“France Fell because there was corruption without indignation”
– Romain Rolland
“‘Stalin let fly with some choice Russian curses and said that now Hitler was sure to beat our brains in.”
– Nikita Khrushchev, on the Fall of France.
One of the mystifying events of twentieth century military history is the rapid collapse and defeat of France in 1940 under the tank treads of von Rundstedt’s and Guderian’s panzers. France, an ancient great power, possessed of a vast colonial empire and a well-equipped army, which had held out through four years of terrible trench warfare in the Great War, was brought to her knees in a mere six weeks despite having twice the number of guns and a third more tanks than the Wehrmacht, plus the aid of 300,000 Tommies of the British Expeditionary Force. Equally remarkable as their destruction in combat operations, was the bewildering speed with which the French, a people with centuries of martial glory and valorous performance on the battlefield, acquiesced to German occupation and quietly resigned themselves to vassalage in the Nazi New Order. It is this complex and depressing history that Ian Ousby seeks to explain in OCCUPATION: The Ordeal of France 1940-1944.
Ousby, who made extensive use of French primary and secondary source material, peels away the hazy mist of postwar Gaullist revisionism to show a France grown weary democracy, of the bitter political divisions intrinsic to the Third Republic, suspicious of Jews, antifascist refugees and perfidious Albion, resentful of having to shoulder the burdens of war and all too eager to lay them down at the first opportunity. Ousby quotes an Army officer and later Resistance leader, Henri Frenay:
Then I saw our men, who had fought so well right up to the last moment, throw down their weapons, cast away their equipment and join together dancing on the road or in the clearings. Forgotten was the disaster, the surrender, self-respect, the dignity which the defeated should maintain in the presence of the victor. No, I was not wrong: in the looks of the young German soldiers who passed I read astonishment and contempt.
Compiègne in 1940 is not to be confused with Appomattox.
Ousby carefully parses distinctions, now long forgotten, between the various factions among the French who struggled to accept the reality of defeat: leftist intellectuals like Sartre and his circle, antiquarian reactionaries like Charles Maurras, the Vichy regime, Petainiste cultists, the Fascist ultra-Collabos of Paris and the brutal Miliciens, the Resistance, the Free French of General Charles DeGaulle and ordinary citizens scraping to get by under increasingly bleak conditions. What stands out as theme in Ousby’s work is how widely unrealistic illusions were embraced by the French in their acclamation of Marshal Petain’s assumption of power, illusions that the Germans were eager to humor and the deeply felt pain as self-deception gradually failed to hide bitter truth from the French. Ousby demolishes the idea that the Fall of France can be laid at the door of Weygand, Petain, Laval and a few deluded Fascists at Je Suis Partout.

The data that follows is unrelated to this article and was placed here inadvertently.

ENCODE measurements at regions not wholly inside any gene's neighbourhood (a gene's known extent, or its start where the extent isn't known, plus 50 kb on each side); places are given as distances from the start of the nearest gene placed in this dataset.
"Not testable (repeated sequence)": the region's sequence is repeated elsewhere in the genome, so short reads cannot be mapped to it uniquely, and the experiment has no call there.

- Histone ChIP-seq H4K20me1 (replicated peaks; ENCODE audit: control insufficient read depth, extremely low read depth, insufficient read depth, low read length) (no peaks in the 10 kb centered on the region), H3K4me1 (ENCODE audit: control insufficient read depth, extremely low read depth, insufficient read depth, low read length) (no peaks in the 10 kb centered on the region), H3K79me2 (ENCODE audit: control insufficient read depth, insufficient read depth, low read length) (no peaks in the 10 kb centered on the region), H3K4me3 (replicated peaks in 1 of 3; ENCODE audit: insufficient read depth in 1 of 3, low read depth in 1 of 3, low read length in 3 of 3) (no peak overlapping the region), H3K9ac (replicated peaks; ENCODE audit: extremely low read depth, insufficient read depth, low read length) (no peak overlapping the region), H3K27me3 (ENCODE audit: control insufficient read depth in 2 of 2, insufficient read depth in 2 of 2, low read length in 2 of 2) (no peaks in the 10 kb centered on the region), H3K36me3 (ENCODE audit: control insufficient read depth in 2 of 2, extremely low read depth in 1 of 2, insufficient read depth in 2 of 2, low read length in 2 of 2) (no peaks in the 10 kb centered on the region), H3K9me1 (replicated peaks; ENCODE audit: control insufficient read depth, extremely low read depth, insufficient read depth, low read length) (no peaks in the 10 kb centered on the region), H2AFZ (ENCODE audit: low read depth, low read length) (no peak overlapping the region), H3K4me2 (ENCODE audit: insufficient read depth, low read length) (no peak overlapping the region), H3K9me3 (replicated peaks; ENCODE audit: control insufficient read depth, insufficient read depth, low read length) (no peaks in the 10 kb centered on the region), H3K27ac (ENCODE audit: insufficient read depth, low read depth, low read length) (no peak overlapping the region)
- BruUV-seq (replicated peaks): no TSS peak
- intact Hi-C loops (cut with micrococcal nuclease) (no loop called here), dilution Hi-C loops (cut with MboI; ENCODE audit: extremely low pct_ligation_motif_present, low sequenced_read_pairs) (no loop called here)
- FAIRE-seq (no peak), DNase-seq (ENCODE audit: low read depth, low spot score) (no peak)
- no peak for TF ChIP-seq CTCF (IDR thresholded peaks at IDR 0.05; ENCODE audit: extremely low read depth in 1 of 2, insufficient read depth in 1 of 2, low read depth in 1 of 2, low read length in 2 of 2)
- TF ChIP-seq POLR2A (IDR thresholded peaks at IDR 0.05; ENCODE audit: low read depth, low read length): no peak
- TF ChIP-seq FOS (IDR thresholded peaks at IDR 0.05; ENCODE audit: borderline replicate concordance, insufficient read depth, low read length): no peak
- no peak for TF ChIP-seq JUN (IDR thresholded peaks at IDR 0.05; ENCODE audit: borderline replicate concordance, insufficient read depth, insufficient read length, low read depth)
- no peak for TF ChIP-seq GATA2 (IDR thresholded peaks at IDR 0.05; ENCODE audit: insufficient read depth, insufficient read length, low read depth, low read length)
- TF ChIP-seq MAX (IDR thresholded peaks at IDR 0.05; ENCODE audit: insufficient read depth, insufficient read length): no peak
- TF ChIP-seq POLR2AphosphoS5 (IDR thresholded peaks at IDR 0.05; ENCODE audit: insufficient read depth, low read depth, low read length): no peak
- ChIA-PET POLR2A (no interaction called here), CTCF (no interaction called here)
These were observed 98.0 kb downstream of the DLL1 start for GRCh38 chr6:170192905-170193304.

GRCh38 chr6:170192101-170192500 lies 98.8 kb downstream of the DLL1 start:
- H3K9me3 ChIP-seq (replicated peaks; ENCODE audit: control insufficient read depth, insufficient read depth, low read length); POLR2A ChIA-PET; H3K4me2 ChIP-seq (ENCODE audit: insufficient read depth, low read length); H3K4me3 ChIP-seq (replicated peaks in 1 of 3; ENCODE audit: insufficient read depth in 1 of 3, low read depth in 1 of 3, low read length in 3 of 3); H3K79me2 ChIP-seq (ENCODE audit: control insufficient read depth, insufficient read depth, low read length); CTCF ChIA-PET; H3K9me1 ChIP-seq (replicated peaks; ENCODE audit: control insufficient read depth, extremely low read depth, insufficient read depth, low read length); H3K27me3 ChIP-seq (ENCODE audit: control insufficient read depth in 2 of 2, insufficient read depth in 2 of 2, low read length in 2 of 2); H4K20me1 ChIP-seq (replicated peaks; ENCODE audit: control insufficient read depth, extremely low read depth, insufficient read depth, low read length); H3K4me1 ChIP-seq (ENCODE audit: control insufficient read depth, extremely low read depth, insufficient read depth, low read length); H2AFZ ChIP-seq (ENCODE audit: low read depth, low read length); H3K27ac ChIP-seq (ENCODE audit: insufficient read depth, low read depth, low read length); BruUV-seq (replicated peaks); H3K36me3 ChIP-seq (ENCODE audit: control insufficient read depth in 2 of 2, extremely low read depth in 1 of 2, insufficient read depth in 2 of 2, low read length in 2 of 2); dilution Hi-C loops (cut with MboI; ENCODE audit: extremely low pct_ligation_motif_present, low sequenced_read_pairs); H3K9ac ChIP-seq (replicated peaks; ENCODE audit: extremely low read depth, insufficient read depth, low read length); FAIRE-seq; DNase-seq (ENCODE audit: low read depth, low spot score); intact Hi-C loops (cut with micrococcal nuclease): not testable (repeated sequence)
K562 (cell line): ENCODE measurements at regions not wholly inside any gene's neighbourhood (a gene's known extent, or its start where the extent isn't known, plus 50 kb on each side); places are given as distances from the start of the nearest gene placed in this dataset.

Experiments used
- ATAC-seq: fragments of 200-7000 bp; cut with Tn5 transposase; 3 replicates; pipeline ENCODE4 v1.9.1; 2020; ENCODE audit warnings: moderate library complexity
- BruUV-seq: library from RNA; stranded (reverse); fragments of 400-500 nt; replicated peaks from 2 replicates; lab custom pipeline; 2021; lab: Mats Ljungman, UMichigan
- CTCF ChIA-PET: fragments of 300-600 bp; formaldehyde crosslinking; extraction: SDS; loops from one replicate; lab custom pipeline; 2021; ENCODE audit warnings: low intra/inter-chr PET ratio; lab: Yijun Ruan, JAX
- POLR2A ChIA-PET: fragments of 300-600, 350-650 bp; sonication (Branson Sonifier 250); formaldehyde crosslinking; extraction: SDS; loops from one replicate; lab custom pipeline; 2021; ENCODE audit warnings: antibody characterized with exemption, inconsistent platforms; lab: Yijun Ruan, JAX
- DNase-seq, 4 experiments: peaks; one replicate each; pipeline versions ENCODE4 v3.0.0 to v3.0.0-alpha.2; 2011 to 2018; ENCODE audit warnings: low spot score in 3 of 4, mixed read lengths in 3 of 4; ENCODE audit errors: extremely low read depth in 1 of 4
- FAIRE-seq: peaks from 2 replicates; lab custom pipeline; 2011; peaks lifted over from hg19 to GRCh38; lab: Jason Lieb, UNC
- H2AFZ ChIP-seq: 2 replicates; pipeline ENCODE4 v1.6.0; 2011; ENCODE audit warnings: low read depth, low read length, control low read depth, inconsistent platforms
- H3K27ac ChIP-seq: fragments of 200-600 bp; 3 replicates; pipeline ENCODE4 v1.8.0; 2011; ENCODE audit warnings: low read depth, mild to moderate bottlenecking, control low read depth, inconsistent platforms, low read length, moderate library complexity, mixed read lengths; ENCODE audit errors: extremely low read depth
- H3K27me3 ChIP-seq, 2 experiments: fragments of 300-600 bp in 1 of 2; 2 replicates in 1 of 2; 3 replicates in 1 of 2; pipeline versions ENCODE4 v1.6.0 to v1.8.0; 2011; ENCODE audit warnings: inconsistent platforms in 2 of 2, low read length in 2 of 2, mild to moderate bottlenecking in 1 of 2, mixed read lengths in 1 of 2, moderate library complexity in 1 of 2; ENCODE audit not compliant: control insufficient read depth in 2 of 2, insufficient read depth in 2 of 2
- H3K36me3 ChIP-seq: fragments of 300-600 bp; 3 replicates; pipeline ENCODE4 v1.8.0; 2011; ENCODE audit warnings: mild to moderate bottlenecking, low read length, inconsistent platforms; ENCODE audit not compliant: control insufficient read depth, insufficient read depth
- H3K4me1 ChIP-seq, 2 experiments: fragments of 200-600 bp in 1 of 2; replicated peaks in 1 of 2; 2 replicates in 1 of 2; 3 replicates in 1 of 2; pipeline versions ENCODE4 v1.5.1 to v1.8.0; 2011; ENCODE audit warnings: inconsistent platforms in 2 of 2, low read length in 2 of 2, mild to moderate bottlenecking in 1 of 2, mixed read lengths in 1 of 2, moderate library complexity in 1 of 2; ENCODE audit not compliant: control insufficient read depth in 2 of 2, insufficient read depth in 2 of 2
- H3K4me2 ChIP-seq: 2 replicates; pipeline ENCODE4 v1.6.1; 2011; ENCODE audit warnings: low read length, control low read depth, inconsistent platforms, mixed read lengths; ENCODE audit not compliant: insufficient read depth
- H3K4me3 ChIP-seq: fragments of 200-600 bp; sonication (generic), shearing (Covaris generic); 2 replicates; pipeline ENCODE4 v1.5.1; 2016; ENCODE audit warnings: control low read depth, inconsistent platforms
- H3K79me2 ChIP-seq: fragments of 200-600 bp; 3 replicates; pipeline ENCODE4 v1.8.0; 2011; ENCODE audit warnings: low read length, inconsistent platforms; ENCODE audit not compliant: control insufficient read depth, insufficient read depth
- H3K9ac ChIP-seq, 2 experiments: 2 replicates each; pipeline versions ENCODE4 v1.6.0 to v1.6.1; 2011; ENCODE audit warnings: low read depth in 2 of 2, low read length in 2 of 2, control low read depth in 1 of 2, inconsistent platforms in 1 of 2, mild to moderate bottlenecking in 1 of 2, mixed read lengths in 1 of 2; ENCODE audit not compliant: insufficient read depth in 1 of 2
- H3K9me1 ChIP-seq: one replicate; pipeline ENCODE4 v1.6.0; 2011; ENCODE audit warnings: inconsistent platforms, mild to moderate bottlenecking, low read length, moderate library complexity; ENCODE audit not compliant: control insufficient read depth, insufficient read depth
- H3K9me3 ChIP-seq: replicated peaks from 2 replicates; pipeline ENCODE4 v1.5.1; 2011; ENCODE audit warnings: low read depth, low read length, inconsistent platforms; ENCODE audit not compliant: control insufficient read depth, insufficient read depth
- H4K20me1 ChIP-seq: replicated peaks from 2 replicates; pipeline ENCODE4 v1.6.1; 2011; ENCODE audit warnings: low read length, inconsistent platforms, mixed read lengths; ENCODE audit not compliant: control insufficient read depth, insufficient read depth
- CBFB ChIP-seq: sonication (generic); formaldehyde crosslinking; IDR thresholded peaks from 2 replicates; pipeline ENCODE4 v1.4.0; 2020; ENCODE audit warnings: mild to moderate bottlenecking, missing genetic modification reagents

Which is not to say that the Third Republic’s misguided politicians, the rulers of Vichy and their more extreme Fascist ultra-collabo rivals do not loom large OCCUPATION. The vainglorious ego and senile cunning of Marshal Henri Petain, as the national hero of Verdun postulates collaboration as the highest form of patriotism, is distrurbing. He used his moral authority to give benediction to a shabby, puppet regime based on the long-nursed grievances of the French far-right against liberalism, democracy, the Jews, secularism, urbanism, and all elements the Third Republic inherited from the French Revolution except a narrow, provincial, variant of nationalism.
If the cost of Petain’s papier-mache cult of personality was merely France’s dignity, the price of Pierre Laval’s exercise of power was Vichy France’s truckling subservience to Nazi Germany. Oily, opportunistic and corrupt, Laval had his grasping fingers in every sordid pie, from banal looting to collaborating in the Holocaust to sending Frenchmen into slave labor in German factories and mines. It was Laval who created the thuggish, Fascist gendarmerie, the Milice. Hitler could not stand him but found Laval useful enough that the German Ambassador, Otto Abetz, acted as Laval’s political godfather, as he did to a host of sinister and deranged French ultra-collabos and Parisian gangsters on the Nazi payroll. Unlike the aged Marshal Petain, Laval would die before a firing squad as a traitor to France.
A weakness of OCCUPATION is that the sections on the aftermath of liberation, the settling of accounts by the Resistance and the restoration of the Republic are too short in light of the national trauma that Ousby details. While present in a series of chapters these facets are covered by Ousby with a lighter hand, mirroring, perhaps unintentionally, the desire of the French to put the Occupation and Vichy behind them as quickly as possible. They could easily have been extended by about half again their actual length, examining a period of postwar history that has been understudied.
OCCUPATION can be summed up perfectly in its’ subtitle – “the Ordeal of France”.